# October, 2009

• #### What is the format of a double-null-terminated string with no strings?

One of the data formats peculiar to Windows is the double-null-terminated string. If you have a bunch of strings and you want to build one of these elusive double-null-terminated strings out of it, it's no big deal.

 H e l l o \0 w o r l d \0 \0

But what about the edge cases? What if you want to build a double-null-terminated string with no strings?

Let's step back and look at the double-null-terminated string with two strings in it. But I'm going to insert line breaks to highlight the structure.

 H e l l o \0 w o r l d \0 \0

Now I'm going to move the lines around.

 Hello\0 world\0 \0

This alternate way of writing the double-null-terminated string is the secret. Instead of viewing the string as something terminated by two consecutive null terminators, let's view it as a list of null-terminated strings, with a zero-length string at the end. Alternatively, think of it as a packed array of null-terminated strings, with a zero-length string as the terminator.

This type of reinterpretation happens a lot in advanced mathematics. You have some classical definition of an object, and then you invent a new interpretation which agrees with the classical definition, but which gives you a different perspective on the system and even generalizes to cases the classical definition didn't handle.

For example, this "modern reinterpretation" of double-null-terminated strings provides another answer to a standard question:

How do I build a double-null-terminated string with an empty string as one of the strings in the list?

You can't, because the empty string is treated as the end of the list. It's the same reason why you can't put a null character inside a null-terminated string: The null character is treated as the terminator. And in a double-null-terminated string, an empty string is treated as the terminator.

 One\0 \0 Three\0 \0

If you try to put a zero-length string in your list, you end up accidentally terminating it prematurely. Under the classical view, you can see the two consecutive null terminators: They come immediately after the `"One"`. Under the reinterpretation I propose, it's more obvious, because the zero-length string is itself the terminator.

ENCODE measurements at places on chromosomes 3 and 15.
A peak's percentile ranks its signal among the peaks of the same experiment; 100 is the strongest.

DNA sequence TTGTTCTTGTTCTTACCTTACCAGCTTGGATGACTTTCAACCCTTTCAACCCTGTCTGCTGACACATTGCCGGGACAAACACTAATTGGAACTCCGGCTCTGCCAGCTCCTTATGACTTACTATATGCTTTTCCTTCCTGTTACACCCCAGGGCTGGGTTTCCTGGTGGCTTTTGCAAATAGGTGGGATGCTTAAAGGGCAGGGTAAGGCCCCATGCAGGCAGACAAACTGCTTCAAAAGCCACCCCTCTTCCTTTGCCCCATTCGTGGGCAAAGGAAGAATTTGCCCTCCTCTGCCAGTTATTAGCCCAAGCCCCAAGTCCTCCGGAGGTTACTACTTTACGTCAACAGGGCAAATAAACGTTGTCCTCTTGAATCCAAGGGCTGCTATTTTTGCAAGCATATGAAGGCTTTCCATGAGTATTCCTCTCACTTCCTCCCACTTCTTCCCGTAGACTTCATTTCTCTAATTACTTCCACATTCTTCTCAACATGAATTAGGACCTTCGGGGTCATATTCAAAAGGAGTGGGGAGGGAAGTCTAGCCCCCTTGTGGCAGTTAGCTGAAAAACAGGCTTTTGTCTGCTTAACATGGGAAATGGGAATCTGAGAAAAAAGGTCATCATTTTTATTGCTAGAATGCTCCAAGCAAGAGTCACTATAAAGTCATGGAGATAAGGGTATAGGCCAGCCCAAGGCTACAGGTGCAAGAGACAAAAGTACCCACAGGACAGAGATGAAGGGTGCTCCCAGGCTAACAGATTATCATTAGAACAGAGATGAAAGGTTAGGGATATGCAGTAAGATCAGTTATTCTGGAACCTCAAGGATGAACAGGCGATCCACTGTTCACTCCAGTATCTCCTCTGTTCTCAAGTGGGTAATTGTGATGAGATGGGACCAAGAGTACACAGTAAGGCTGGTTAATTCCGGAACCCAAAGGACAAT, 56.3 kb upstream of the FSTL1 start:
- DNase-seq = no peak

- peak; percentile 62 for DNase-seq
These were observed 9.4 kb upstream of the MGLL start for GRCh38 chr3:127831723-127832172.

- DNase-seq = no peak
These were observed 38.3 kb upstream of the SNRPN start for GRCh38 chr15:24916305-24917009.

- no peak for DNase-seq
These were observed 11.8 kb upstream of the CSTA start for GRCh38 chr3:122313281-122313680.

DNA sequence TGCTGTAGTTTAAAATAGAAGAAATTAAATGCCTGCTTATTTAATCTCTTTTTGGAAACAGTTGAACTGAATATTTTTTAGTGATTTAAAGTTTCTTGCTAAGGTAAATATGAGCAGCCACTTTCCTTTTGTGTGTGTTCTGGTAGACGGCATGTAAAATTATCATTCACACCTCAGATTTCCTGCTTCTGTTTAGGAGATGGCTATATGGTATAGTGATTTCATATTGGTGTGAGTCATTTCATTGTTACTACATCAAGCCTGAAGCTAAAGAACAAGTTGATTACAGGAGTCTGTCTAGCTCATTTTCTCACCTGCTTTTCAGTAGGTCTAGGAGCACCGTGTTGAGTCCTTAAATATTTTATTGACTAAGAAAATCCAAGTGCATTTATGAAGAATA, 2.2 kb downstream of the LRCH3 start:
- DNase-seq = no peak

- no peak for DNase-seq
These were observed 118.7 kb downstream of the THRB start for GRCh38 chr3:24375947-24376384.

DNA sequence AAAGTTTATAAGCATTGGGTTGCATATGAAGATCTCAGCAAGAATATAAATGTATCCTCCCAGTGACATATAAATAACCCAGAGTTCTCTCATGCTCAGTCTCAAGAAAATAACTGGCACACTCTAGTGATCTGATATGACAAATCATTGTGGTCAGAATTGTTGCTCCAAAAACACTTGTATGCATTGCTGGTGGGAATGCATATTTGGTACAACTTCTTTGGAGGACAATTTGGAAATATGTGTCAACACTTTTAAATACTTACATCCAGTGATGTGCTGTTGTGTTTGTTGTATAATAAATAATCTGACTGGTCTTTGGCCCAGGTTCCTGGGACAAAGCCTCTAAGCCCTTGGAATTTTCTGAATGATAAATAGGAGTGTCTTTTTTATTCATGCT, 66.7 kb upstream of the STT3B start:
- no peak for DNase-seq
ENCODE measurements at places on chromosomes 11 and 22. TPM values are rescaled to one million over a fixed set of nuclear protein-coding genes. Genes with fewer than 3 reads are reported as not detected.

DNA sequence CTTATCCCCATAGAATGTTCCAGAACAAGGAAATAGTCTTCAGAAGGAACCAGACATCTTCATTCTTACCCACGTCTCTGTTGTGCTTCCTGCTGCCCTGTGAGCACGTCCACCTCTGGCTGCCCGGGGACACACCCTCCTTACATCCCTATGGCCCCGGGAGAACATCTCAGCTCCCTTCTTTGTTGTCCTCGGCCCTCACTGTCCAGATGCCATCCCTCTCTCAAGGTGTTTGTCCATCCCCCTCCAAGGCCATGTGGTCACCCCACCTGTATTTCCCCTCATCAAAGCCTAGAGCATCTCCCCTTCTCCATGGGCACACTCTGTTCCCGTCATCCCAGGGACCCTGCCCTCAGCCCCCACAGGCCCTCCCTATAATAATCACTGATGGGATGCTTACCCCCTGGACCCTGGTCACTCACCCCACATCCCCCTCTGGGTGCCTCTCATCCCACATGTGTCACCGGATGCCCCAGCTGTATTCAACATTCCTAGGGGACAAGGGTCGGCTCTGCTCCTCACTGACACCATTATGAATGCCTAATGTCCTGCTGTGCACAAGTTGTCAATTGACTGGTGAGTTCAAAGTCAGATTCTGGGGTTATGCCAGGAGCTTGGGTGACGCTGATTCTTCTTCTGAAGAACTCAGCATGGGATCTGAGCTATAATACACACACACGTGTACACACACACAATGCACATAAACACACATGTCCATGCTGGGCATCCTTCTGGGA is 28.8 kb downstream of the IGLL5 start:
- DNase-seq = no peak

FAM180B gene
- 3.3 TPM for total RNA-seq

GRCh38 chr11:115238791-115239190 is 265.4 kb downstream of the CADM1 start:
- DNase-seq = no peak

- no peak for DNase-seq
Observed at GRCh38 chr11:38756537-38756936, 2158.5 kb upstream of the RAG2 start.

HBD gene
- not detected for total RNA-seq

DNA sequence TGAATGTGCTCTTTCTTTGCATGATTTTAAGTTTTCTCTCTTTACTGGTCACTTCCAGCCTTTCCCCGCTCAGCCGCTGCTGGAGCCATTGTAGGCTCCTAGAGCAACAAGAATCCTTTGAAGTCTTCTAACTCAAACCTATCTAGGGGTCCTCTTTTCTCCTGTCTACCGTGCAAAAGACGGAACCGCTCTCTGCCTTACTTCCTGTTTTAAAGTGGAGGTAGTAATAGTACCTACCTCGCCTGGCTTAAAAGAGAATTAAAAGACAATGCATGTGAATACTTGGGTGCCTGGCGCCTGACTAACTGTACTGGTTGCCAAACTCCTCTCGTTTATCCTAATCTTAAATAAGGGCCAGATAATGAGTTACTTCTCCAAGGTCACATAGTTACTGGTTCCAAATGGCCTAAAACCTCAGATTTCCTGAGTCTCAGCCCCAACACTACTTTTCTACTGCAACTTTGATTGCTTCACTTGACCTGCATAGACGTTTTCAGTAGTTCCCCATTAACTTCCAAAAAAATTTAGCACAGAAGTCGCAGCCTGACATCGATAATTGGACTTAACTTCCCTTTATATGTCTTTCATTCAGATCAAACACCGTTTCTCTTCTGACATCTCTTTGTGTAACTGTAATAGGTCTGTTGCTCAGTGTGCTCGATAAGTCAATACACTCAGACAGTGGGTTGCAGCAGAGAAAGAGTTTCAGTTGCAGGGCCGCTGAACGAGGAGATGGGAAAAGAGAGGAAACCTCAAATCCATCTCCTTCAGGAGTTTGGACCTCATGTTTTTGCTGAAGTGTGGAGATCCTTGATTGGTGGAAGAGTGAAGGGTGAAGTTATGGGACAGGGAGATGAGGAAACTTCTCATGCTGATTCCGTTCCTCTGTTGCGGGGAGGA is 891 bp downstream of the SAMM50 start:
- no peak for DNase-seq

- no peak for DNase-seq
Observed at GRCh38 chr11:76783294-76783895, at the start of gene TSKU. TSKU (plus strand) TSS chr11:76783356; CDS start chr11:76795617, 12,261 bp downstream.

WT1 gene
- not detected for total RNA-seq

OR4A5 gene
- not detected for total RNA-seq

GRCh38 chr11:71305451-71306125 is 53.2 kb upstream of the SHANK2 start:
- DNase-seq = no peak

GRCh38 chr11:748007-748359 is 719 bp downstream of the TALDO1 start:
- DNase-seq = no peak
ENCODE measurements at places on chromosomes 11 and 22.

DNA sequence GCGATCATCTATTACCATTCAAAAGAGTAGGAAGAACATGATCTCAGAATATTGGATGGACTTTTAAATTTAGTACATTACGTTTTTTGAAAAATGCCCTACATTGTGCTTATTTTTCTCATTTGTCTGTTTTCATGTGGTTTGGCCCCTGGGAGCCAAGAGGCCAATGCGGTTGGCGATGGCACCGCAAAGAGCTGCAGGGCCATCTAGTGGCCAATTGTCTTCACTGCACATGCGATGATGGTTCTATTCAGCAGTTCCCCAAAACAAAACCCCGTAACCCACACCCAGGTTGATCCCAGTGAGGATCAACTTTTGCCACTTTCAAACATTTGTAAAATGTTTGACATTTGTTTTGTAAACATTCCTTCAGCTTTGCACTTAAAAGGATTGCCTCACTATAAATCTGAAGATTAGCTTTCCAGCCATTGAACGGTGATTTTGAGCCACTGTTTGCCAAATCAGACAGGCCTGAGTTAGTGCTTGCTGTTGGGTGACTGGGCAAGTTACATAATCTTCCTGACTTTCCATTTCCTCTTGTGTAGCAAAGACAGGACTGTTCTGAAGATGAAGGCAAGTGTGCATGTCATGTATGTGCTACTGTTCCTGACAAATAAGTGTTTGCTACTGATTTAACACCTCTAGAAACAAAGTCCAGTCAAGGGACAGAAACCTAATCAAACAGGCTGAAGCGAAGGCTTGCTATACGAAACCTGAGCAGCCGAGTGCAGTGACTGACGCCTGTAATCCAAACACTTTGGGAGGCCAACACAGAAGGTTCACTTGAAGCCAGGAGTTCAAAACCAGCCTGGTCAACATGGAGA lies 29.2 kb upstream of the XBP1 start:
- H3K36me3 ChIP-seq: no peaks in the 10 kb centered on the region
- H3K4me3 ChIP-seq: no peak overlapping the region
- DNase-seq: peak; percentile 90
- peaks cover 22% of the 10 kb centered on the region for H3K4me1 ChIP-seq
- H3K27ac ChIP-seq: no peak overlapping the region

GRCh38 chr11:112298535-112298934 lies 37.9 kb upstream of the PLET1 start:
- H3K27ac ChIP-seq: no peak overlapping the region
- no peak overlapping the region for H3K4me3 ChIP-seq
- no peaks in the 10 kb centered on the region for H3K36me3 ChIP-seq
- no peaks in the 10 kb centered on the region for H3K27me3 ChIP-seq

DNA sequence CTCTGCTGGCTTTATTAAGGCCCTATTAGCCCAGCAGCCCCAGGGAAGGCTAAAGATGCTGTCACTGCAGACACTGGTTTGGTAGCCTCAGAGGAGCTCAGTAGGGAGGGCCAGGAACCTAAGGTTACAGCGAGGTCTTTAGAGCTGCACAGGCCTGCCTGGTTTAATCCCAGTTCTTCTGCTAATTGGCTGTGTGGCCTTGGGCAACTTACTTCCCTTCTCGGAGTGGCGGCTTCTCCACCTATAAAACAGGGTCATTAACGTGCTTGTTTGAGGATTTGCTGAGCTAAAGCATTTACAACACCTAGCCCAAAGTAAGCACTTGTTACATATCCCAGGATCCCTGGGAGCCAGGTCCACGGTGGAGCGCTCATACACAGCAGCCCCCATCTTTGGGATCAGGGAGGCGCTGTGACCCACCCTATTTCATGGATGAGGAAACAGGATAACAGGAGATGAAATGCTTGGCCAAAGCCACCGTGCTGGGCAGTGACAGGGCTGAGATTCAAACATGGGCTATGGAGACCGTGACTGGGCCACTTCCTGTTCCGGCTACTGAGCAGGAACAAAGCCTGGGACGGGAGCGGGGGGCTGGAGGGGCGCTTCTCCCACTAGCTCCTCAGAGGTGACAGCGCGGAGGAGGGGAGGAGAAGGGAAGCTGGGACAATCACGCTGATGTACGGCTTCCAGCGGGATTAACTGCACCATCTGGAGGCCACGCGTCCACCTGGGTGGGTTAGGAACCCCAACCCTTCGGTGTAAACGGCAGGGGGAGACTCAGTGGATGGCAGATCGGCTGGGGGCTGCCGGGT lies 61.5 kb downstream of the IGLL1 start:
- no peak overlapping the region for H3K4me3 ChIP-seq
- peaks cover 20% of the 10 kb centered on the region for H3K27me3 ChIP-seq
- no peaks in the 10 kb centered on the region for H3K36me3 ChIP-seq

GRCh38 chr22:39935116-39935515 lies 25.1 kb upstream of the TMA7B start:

If you're writing a helper class to manage double-null-terminated strings, make sure you watch out for these empty strings.

This reinterpretation of a double-null-terminated string as really a list of strings with an empty string as the terminator makes writing code to walk through a double-null-terminated string quite straightforward:

`for (LPTSTR pszz = pszzStart; *pszz; pszz += lstrlen(pszz) + 1) { ... do something with pszz ...}`

Don't think about looking for the double null terminator. Instead, just view it as a list of strings, and you stop when you find a string of length zero.

This reinterpretation also makes it clear how you express a list with no strings in it at all: All you have is the zero-length string terminator.

 \0

Why do we even have double-null-terminated strings at all? Why not just pass an array of pointers to strings?

That would have worked, too, but it makes allocating and freeing the array more complicated, because the memory for the array and the component strings are now scattered about. (Compare absolute and self-relative security descriptors.) A double-null-terminated string occupies a single block of memory which can be allocated and freed at one time, which is very convenient when you have to serialize and deserialize. It also avoids questions like "Is it legal for two entries in the array to point to the same string?"